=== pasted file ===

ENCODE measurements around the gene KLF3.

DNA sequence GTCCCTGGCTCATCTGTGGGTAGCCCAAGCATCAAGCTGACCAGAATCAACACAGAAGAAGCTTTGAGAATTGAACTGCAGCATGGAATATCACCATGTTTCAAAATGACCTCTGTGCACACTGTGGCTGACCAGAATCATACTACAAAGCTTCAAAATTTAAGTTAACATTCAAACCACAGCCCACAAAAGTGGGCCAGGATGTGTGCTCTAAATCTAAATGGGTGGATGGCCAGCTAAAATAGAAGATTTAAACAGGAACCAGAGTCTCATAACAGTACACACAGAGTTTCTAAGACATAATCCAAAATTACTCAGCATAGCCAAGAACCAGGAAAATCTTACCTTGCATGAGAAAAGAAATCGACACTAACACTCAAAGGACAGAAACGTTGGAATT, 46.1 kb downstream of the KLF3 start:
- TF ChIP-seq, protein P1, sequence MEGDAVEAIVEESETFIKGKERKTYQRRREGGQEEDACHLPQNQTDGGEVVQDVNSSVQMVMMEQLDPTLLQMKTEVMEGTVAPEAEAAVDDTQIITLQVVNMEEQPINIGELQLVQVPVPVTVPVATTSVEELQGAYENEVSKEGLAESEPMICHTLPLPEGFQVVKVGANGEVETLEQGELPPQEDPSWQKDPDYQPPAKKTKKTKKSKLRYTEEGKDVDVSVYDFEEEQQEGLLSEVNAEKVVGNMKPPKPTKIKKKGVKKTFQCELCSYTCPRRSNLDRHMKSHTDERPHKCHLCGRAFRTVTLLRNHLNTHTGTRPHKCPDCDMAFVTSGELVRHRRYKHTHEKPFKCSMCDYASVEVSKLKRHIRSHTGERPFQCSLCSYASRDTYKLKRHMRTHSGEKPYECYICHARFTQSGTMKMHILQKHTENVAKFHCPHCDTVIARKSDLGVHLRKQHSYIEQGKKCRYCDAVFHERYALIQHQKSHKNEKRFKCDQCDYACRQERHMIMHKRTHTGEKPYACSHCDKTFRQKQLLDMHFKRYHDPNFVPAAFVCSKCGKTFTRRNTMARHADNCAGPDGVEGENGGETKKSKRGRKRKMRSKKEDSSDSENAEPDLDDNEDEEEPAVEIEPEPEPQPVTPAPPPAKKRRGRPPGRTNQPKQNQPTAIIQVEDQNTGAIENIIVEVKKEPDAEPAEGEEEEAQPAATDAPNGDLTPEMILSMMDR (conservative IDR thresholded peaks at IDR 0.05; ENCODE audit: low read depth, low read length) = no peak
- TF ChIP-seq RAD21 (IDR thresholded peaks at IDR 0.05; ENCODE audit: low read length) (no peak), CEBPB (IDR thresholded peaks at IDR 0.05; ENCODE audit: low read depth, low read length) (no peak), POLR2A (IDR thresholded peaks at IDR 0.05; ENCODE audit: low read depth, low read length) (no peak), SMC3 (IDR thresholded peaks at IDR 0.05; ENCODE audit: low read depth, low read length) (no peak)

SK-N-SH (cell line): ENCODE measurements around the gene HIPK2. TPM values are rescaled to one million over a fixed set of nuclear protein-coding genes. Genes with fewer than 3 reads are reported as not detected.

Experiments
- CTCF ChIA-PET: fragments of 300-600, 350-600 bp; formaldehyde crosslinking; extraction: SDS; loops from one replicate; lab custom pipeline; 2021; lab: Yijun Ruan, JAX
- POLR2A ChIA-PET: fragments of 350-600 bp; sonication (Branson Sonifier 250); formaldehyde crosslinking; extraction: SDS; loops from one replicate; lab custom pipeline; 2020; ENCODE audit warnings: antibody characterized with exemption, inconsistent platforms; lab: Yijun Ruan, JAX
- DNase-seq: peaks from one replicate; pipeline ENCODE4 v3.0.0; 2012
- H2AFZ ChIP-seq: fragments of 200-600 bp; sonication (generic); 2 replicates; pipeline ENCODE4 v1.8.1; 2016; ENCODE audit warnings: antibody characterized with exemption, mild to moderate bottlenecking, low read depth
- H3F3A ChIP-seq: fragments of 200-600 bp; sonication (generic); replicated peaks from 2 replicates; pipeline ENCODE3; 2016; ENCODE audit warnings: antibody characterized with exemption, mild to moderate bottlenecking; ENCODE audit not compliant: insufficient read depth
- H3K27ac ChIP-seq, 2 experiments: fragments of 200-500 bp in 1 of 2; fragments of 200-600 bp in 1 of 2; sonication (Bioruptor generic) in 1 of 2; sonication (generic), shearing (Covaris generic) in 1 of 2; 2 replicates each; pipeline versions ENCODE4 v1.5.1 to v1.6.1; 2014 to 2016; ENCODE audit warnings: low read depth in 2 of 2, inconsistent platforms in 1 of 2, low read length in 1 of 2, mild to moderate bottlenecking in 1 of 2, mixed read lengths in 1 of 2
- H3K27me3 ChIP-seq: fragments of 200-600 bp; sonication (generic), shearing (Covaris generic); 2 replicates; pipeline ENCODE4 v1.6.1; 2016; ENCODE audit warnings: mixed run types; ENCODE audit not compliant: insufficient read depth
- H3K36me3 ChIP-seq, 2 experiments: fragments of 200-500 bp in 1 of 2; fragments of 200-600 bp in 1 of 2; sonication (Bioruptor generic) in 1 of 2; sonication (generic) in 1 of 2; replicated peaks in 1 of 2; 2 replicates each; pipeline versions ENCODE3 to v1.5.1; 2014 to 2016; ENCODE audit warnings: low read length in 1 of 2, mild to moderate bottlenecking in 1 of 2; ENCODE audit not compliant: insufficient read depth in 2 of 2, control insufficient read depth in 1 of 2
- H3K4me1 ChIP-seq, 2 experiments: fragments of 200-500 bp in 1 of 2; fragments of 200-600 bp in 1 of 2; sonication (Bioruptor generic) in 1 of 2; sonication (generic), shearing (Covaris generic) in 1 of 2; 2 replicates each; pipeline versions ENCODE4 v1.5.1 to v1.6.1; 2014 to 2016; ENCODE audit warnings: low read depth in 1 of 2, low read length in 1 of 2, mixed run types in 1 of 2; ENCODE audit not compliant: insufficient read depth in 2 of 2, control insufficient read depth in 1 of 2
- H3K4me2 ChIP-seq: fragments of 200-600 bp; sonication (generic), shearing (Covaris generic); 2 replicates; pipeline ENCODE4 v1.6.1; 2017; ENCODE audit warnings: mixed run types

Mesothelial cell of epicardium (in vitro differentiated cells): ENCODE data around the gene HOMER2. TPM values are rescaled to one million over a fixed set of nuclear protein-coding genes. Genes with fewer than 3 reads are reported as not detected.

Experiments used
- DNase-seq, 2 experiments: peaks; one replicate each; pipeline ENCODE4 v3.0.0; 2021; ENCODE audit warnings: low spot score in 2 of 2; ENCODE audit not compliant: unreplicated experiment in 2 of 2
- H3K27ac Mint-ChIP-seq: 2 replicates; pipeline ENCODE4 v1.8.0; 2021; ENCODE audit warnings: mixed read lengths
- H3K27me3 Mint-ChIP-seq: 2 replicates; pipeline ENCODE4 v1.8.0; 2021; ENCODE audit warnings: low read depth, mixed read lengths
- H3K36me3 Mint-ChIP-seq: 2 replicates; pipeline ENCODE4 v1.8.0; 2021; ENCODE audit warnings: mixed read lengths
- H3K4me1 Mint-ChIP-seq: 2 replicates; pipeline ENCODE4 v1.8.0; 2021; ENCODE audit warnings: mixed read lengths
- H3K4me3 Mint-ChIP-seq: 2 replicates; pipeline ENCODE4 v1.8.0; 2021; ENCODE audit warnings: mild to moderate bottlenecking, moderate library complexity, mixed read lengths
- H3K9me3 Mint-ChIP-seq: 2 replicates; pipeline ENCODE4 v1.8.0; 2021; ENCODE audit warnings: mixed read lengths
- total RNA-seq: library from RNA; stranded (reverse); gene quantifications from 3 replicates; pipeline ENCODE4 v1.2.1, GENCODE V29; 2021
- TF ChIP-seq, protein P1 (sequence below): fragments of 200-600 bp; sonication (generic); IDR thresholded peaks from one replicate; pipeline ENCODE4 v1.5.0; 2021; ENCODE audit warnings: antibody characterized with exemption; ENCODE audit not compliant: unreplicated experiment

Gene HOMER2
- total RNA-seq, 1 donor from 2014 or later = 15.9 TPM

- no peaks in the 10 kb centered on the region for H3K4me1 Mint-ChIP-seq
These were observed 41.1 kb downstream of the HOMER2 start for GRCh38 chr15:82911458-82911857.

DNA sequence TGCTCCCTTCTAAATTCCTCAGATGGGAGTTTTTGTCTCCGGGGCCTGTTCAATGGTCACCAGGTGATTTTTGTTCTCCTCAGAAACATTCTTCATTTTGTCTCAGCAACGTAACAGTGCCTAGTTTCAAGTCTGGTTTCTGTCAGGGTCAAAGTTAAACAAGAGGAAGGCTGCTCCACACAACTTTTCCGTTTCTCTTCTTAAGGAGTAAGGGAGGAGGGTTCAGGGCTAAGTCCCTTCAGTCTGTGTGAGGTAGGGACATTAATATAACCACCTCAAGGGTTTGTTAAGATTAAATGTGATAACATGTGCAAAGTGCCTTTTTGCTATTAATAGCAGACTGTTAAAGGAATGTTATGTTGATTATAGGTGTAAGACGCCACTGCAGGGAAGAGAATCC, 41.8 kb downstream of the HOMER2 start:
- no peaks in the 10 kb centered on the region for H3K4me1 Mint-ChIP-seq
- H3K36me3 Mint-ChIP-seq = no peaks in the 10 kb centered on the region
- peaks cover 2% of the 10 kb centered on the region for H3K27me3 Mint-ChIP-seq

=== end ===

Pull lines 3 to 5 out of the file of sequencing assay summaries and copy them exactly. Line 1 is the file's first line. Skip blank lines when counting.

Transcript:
- TF ChIP-seq, protein P1, sequence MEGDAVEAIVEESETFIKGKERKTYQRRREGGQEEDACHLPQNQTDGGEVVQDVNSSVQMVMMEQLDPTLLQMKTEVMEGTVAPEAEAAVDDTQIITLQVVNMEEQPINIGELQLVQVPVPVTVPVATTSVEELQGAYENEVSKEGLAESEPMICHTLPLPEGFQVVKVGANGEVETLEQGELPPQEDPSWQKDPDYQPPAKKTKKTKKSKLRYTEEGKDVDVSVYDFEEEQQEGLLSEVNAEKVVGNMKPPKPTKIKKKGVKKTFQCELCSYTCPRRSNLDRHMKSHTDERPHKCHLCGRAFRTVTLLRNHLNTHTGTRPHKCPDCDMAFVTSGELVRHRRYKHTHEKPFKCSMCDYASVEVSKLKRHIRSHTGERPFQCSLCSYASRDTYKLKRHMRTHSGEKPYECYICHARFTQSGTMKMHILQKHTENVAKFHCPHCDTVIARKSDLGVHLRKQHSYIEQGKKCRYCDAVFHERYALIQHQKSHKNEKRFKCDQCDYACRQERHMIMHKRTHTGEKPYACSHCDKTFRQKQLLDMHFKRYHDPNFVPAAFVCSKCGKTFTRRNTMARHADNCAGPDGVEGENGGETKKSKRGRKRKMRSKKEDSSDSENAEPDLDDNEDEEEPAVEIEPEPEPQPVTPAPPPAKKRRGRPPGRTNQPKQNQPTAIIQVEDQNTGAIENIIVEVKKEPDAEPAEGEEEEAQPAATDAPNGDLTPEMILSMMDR (conservative IDR thresholded peaks at IDR 0.05; ENCODE audit: low read depth, low read length) = no peak
- TF ChIP-seq RAD21 (IDR thresholded peaks at IDR 0.05; ENCODE audit: low read length) (no peak), CEBPB (IDR thresholded peaks at IDR 0.05; ENCODE audit: low read depth, low read length) (no peak), POLR2A (IDR thresholded peaks at IDR 0.05; ENCODE audit: low read depth, low read length) (no peak), SMC3 (IDR thresholded peaks at IDR 0.05; ENCODE audit: low read depth, low read length) (no peak)

SK-N-SH (cell line): ENCODE measurements around the gene HIPK2. TPM values are rescaled to one million over a fixed set of nuclear protein-coding genes. Genes with fewer than 3 reads are reported as not detected.